This will help you build awareness of your community and, if you get influencers talking about you, you’ll raise the profile of your community in no time. So get out there and get chattin’!

Monetising your community

In some cases, an online community is built around a brand that had a huge following way before anyone ever heard of the internet. In many of those cases funding for the online community comes out of the brand’s marketing budget and is a relative drop in the bucket of the total amount the company spends to get the word out and cultivate new fans.

For many others, however, the online community is everything. It’s built around an idea or a cause or a brand that is trying hard to get off the ground but is not there yet. In those instances, community builders need some way to cover the cost of the online community. Fortunately, with a Disciple Media online community app you have a multitude of monetisation options, including:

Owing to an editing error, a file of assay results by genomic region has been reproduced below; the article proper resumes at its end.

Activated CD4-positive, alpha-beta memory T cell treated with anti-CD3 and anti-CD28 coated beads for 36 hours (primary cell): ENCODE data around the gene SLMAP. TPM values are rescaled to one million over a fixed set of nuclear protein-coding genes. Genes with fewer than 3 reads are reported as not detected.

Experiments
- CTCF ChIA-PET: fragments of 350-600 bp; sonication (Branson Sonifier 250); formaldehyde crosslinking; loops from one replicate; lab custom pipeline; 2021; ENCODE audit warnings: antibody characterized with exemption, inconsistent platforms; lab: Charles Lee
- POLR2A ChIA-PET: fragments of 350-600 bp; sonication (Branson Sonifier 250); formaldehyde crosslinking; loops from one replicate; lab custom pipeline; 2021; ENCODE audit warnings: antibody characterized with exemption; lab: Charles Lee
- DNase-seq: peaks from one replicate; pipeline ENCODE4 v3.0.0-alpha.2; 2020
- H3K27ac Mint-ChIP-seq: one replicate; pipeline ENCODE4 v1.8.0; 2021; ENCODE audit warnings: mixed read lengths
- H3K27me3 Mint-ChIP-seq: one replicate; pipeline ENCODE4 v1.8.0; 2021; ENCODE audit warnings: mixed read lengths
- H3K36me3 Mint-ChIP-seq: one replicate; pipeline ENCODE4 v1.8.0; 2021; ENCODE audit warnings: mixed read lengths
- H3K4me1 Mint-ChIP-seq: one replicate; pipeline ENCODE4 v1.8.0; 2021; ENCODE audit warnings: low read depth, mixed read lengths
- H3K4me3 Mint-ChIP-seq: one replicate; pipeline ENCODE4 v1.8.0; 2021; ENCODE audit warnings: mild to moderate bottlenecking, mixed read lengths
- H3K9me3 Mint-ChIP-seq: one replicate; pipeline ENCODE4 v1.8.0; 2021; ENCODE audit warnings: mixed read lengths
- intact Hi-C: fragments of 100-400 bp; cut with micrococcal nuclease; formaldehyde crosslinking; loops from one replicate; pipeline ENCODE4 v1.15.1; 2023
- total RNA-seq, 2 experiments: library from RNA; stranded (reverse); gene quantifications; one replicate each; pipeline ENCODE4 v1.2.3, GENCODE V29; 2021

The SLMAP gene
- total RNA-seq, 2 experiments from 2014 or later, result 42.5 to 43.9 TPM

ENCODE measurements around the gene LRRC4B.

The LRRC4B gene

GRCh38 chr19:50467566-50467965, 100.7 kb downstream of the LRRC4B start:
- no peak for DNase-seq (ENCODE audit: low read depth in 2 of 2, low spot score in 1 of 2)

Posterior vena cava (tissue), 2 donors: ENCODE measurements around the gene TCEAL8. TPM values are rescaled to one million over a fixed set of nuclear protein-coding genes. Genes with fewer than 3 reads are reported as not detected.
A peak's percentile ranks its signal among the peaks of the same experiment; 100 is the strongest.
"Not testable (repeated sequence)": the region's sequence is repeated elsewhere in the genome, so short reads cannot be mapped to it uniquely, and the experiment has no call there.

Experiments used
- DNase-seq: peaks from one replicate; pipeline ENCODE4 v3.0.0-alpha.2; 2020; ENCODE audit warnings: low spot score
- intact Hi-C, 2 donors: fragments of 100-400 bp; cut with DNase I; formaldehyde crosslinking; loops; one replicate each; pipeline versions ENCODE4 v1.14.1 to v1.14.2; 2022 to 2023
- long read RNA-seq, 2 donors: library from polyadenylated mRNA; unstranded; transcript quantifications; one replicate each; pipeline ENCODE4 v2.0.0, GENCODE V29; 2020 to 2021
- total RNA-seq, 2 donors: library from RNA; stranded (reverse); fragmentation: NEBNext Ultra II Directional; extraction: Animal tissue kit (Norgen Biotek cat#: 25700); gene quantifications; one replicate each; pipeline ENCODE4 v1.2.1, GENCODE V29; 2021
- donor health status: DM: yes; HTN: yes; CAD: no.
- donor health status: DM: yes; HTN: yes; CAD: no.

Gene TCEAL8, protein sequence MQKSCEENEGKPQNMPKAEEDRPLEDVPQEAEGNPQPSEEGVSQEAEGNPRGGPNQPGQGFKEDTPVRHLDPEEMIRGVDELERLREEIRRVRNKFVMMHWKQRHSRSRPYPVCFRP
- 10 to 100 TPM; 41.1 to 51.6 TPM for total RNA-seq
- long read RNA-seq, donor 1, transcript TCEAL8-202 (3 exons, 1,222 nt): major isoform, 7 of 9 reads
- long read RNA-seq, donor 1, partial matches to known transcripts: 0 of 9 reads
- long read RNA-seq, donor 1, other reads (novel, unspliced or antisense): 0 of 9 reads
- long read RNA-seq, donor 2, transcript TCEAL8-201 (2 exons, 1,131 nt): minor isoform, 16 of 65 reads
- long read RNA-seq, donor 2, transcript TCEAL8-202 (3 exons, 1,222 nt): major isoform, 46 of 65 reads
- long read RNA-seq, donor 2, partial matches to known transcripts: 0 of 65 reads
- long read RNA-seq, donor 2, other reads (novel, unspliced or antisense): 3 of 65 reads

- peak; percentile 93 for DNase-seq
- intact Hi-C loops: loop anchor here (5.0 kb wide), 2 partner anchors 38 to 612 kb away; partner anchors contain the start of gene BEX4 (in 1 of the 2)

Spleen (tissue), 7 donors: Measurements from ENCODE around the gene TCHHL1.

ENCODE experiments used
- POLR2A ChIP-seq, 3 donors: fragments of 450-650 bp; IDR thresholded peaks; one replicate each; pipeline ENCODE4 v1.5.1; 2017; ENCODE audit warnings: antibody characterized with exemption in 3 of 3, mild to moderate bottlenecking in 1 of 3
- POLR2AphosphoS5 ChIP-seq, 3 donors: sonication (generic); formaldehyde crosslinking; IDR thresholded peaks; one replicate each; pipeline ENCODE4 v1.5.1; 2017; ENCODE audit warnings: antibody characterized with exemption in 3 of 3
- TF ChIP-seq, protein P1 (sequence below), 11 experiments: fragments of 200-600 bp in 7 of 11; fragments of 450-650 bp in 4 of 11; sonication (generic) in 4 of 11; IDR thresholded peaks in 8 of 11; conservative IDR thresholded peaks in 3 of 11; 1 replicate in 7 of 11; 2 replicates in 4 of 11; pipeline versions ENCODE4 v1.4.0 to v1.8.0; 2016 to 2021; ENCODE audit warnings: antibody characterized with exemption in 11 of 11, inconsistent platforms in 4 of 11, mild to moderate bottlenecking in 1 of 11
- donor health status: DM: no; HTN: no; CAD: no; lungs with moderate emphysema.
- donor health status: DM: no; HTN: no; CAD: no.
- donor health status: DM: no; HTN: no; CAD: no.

Paid memberships

You have a variety of options when it comes to membership subscriptions. You can offer free memberships to everyone, provide a freemium option where basic access is free but you charge for premium content, or charge everyone for membership. In that case, you could offer different length memberships at different price points, but it’s up to you.

It is not unusual for community builders to offer everyone free membership during a set period following launch. That free sign up period will typically extend for 1-12 months. After that, they may introduce a freemium option and perhaps transition in time to a fully paid membership model.